Former England rugby player Matt Dawson has launched a new campaign to raise awareness of the early signs and symptoms of meningitis. The campaign ‘Cotton-on to Meningitis: Let’s Tackle it Together’ is supported by both UK charities Meningitis Research Foundation and Meningitis NOW. In this interview with My Baba, Matt Dawson opens up following his family’s own battle with the disease. Dawson’s son was left critically ill in an induced coma on a life support machine aged just two years old. We’re joining Matt in his quest to support calls for more children to be vaccinated against meningitis, and to help educate people on the early symptoms of the disease.
Tell us about your family’s experience with Meningitis – when did the alarm bells ring?
My youngest son Sami contracted meningitis a few years ago when he was two years old. We were completely unprepared and unaware of the signs. Sami started showing symptoms when he woke up one morning. He hadn’t slept well and had a fever. We kept him home from nursery, but my wife Carolin and I both felt that there was something not quite right. He had freezing hands even though he was sweating. He was nauseous too, but we still weren’t speaking about meningitis.
He didn’t have the rash which is the only symptom we knew to look for. If we had a bit more knowledge we would have known that cold hands and feet are one of the earliest signs. It was ignorance on our part but we have since found out that many parents don’t know this. If I had known cold hands and feet were a symptom I would have insisted that we went to hospital hours earlier. We were lucky, but in some circumstances, that’s the difference between living and dying.
We called our GP who told us to go straight to hospital. The traffic was bad, so we decided not to go to the West Middlesex hospital which is probably the closest one to us, but instead went into town to the Chelsea & Westminster. As it happened that decision made a big difference as the Chelsea and Westminster had a specialist unit.
What were the symptoms Sami suffered from that you weren’t aware were associated with meningitis? Everybody is obsessed with the rash.
Babies, children and young adults are all at risk of meningitis and as parents we all want to do the best for our children, so it’s important that we are fully aware of the symptoms. The rash is commonly thought of as an early sign but often appears later on or not at all. I urge parents not to wait for the rash, but to learn about early symptoms and to speak with a GP or pharmacist about ways to prevent meningitis. Symptoms of meningitis can develop rapidly. The first symptoms are usually fever, vomiting, headache and feeling unwell. Limb pain, pale skin, and cold hands and feet often appear earlier than the rash (which doesn’t fade when a glass is rolled over it), neck stiffness, dislike of bright lights and confusion.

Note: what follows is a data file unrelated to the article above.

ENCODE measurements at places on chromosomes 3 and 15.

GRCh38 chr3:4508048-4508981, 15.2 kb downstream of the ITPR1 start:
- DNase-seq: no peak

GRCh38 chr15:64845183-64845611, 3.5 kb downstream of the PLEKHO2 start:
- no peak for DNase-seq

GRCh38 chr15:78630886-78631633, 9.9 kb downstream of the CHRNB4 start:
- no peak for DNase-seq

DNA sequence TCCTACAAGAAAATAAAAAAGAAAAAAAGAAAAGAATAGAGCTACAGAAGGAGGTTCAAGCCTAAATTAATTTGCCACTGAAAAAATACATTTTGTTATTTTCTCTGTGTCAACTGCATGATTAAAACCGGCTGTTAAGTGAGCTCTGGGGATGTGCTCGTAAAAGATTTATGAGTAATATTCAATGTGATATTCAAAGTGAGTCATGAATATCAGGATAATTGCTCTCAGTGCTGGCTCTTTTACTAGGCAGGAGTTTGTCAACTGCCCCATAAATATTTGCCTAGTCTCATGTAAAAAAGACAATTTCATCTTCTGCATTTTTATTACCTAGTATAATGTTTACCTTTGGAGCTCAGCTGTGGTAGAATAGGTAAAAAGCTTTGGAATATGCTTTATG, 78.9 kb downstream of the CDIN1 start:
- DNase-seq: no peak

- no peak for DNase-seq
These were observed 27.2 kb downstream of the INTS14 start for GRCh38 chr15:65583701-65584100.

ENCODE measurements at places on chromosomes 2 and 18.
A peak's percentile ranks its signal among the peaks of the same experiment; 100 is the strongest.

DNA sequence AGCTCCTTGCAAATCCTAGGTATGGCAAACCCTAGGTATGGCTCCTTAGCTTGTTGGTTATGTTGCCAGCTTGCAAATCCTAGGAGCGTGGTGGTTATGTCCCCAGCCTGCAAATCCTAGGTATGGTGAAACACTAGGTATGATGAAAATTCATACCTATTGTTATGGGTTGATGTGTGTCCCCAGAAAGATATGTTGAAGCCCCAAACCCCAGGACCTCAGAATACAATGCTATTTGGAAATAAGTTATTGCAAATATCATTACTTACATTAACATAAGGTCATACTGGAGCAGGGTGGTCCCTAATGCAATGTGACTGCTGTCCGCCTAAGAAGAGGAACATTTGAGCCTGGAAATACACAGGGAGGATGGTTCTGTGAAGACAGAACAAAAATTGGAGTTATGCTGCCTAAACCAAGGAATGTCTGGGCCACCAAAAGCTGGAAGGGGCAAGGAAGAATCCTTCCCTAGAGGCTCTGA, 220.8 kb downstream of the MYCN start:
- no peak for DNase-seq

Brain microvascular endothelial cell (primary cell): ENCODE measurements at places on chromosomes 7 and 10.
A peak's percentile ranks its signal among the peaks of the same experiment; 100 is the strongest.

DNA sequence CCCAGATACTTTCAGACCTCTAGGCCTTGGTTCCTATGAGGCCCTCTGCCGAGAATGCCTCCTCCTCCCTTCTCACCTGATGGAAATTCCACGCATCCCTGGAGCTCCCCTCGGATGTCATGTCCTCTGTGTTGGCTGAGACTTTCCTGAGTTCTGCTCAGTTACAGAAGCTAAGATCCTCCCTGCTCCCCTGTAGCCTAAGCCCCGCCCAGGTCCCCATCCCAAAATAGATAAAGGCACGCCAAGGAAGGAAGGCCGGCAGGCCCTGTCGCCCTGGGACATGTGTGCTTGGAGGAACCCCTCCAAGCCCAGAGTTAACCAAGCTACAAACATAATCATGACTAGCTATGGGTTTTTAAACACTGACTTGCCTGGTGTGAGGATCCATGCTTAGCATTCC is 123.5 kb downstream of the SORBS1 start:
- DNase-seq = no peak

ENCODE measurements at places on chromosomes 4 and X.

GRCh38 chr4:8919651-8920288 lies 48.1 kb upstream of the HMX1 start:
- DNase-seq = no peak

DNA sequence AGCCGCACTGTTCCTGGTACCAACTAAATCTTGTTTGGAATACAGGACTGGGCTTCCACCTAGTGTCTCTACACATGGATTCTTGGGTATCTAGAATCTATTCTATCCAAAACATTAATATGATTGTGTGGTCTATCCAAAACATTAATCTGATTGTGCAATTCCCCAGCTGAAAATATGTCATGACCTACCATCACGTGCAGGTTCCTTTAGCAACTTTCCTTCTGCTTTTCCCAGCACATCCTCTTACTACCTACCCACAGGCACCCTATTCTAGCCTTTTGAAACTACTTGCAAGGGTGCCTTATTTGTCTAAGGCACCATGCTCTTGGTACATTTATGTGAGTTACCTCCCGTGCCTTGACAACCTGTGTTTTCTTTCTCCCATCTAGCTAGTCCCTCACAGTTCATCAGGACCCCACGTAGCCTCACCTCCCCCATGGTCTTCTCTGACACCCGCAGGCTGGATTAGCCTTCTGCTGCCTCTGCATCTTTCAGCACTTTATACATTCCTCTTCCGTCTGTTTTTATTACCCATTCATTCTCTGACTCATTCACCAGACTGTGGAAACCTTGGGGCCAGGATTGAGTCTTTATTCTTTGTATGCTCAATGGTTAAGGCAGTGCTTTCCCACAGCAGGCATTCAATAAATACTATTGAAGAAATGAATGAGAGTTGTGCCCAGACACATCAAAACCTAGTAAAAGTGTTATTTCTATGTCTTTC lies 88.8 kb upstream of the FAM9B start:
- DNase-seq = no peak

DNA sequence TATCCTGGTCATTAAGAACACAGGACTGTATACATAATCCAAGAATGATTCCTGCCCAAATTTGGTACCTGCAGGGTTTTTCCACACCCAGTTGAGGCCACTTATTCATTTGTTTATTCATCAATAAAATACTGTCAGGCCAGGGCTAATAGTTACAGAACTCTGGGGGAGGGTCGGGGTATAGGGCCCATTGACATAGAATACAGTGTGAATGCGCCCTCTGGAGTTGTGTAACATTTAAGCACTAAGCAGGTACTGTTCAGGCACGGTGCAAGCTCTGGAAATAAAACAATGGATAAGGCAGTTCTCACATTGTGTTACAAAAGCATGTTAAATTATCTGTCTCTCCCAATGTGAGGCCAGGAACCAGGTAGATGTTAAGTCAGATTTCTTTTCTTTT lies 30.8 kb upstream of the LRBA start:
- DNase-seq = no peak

How long did it take Sami to recover and how did he deal with the situation?
Sami was put in an induced coma as he battled the disease at Great Ormond Street hospital where he had been moved to. He was there for about three weeks, but when he woke from the coma, thankfully he recovered quite quickly. We were very lucky to have such great support from the team at Great Ormond Street. We have another son Alex, now 6, and he still can’t look at the photos of Sami when he was ill.
How has this affected you all as a family?
We are a very close family and that awful time in 2016 has only made us stronger. Thankfully, the meningitis hasn’t left Sami with any long term of lasting effects, and he is enjoying the lively life of a 4 year old. He has just started at school. He has got a few scars on his legs and arms from the meningitis, they don’t affect him in anyway and they are like war wounds to him. Sami remembers it fondly, he knows that he was poorly and that his doctors looked after him very well. He doesn’t mind going back to hospital for his yearly check-up, and he is very positive.
What’s your advice for parents who may find themselves in this desperate situation?
Trust your instincts and act fast. You know your children better than anyone so if you think something doesn’t look right, get to the nearest medical help immediately. If you know the signs and symptoms, and are armed with that knowledge, it can make all the difference.
What are you doing to raise awareness of the disease?
After Sami had recovered and we knew he was OK, we wanted to do something to raise awareness. Together with GSK and the two advocacy groups, Meningitis Research Foundation, and Meningitis Now, we created the Tackle Meningitis campaign. We don’t want to over complicate things or overload people with loads of information, but knowing the signs and symptoms to look out for, and the ways of preventing meningitis, will give people the best fighting chance against this devastating disease. We are asking everyone to visit www.tacklemeningitis.org to find out more.